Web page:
|Van Garderen, Leipheimer, Vande Velde|
Launching in Colorado Springs on August 22nd, the race began with a prologue consisting of a 5 mile individual time trial. While American Christian Vande Velde drove home a compelling time, the young German Patrick Gretsch snatched the win and the leader's yellow jersey. Stage 1 brought the first mountains of the competition, including Monarch Pass and overall climbing of over 8,000 feet. Given the altitude, the two Colombian teams were pre-race favorites for the king of the mountains competition and demonstrated their form. Yet the pack drew to the finish together, and American Levi Leipheimer burst to the line first in an uncharacteristic surge of energy that surprised even him.
The Vail time trial followed on Stage 3 with a twist. The 10 mile course was uphill, and with a climb of 1,783 feet, it favored all-around riders rather than the time trial specialists. Leipheimer won the day, and Van Garderen was profoundly disappointed in losing his grip on the overall lead. The next two stages featured moderate hills and were snatched by Elia Viviani of Liquigas-Cannondale, but not without a fight. Andy Schleck and Ivan Basso, both second place finishers of the Tour de France, drove in the breakaway looking for the stage win. They proved they were not in Colorado to take it easy. However, the peloton caught the break less than half a mile to the finish, and the Italian, Viviani, won the day. The overall standings remained stable with Leipheimer in first, Vande Velde of Garmin-Cervelo in second, and Van Garderen of HTC-Highroad in third.
Civic Park in front of the Colorado state capitol building was the site of the final stage of the USA Pro Cycling Challenge. The 73 mile course finished with six circuits through the heart of downtown, and crowds lined the route 5, 10, and even 15 people deep. HTC-Highroad made several attempts to take the stage with a breakaway, aiming to bring home a win in their last race in the U.S. The winningest team in pro cycling since its start in 2008, HTC is folding at the end of the season. Yet the peloton reeled in the breakaway, and Viviani held back to let teammate and fellow Italian Daniel Oss win the stage. View the peloton riding a circuit in Denver:
Leipheimer's win at the inaugural USA Pro Cycling Challenge came on the heels of his victory of the Tour of Utah earlier this month. The 37-year-old won the Tour de Suisse in June but had a disappointing Tour de France this year, due to multiple crashes for him and his teammates. Aside from former teammate Lance Armstrong, Leipheimer is the best known American cyclist racing today.
|Danielson & Vande Velde|
The top five finishers at the USA Pro Cycling Challenge were Americans riding for American teams, a remarkable achievement unthinkable in the world of pro cycling just ten years ago. Following Leipheimer, Vande Velde, and Van Garderen were veterans Tom Danielson of Garmin and George Hincapie of BMC. Danielson had aimed to win the race but was weakened by a stomach bug and struggled to finish. The 33-year-old Colorado resident has enjoyed the best results of his career, including an unexpected ninth place finish at the Tour de France.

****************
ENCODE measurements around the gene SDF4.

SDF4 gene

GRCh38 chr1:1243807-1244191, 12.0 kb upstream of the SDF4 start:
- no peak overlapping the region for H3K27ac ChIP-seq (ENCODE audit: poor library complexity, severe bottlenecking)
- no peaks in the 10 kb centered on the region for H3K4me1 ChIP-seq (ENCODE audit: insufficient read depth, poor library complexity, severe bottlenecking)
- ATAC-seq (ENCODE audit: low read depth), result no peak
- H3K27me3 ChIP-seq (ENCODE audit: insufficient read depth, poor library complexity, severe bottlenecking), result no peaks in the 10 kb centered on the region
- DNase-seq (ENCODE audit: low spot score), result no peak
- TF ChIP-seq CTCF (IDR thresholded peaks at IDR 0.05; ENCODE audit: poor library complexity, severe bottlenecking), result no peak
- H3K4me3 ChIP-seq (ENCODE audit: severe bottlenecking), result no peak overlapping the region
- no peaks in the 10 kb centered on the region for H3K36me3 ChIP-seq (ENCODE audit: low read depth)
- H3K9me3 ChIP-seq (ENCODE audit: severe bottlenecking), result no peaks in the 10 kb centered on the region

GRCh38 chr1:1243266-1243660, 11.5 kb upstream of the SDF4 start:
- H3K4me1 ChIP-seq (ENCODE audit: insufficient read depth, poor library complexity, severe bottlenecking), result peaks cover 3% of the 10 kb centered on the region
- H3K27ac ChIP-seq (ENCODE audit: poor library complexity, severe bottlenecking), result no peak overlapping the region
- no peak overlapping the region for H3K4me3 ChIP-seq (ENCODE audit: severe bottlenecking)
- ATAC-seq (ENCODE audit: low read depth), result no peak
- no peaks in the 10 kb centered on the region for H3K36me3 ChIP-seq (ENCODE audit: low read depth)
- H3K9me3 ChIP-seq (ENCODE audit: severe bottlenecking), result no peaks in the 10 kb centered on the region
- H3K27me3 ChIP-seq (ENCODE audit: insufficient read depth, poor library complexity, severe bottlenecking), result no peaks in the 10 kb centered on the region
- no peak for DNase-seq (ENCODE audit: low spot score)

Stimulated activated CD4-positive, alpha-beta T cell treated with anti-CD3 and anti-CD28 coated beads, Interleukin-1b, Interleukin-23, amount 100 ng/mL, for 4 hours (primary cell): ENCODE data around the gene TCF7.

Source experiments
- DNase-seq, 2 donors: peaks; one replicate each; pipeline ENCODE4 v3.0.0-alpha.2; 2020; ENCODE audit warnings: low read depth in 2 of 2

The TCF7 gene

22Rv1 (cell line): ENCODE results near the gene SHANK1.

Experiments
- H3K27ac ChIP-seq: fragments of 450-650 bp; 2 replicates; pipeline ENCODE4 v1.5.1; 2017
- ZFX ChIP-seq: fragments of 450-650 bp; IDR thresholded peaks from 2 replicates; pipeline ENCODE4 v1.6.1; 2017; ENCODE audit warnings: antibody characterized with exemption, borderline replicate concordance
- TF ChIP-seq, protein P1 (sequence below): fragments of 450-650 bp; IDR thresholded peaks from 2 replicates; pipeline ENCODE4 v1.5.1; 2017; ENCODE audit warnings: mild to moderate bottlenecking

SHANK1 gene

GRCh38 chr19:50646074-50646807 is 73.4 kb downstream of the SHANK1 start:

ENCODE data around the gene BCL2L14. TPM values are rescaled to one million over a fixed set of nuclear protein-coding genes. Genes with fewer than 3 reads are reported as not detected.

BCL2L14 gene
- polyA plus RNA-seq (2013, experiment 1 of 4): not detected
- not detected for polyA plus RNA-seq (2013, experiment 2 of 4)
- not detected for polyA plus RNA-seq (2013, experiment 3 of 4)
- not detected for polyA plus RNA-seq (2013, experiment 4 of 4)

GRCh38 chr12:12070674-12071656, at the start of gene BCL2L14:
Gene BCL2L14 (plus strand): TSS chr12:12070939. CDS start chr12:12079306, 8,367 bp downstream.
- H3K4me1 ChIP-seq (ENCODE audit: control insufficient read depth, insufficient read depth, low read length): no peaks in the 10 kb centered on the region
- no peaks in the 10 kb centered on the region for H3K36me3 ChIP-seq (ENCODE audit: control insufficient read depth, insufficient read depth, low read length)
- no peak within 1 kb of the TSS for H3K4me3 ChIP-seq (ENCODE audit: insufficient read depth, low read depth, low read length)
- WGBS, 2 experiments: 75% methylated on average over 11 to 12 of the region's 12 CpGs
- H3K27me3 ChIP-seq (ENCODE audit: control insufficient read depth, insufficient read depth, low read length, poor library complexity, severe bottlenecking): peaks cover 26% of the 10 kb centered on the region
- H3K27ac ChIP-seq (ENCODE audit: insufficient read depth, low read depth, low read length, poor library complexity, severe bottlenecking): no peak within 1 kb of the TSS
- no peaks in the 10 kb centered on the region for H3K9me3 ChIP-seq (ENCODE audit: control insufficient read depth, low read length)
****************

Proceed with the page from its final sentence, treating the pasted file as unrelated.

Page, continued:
Hincapie is the most beloved American racing today, and whenever he appeared in Colorado, the crowds roared "George!" Despite victories such as Stage 2 in Colorado, a stage at the Tour de France, and three wins at the US Road Race Championships, personal success at the spring classics has eluded the 38-year-old. Hincapie is best known for his role as loyal teammate to three Tour de France winners. He helped Armstrong ride to seven victories, then rode for victorious teammates Alberto Contador in 2007 and Cadel Evans this year.
In addition to the general classification (overall) race, cyclists competed for additional races within the race. Garmin-Cervelo won the team competition, in what is becoming a regular accomplishment for the squad. They won the team competition at this year's Tour de France, Tour de Romandie and Tour of California. Results are determined by combining the cumulative times of the top three riders of each team.
Tejay Van Garderen won the best young rider's blue jersey, awarded to the highest-placed cyclist aged 23 and under. He won the same jersey at the Tour of California in May. Capturing the green sprinters jersey was Elia Viviani, who won Stages 4 and 5 and finished second on the final sprint in Denver. The 22-year-old has been marked as a sprinter to watch in the future. Rafael Montiel won the orange king of the mountains jersey for his performance on the climbs. Montiel is a Colombian riding for the Colombian team, Gobernacion de Antioquia-Indeported Antioquia. American Timothy Duggan of Liquigas was awarded the orange jersey for the most aggressive rider for his performance on Stage 6.
|Jersey winners: Leipheimer, Montiel, Viviani, Van Garderen, Duggan|
The USA Pro Cycling Challenge was the first time the top three finishers at the Tour de France competed on American soil, but the vigorous competition among the American riders brought the best action. Reaction from the crowds as well as the cyclists indicate the race was a great success and should return next year. Clearly there is demand in the U.S. for professional bike racing at the highest level. And if Cadel Evans makes good on his plan to train more specifically for Colorado, the hometown boys will have to ride even faster to defend their native championship.
View final race results: http://www.usaprocyclingchallenge.com/standings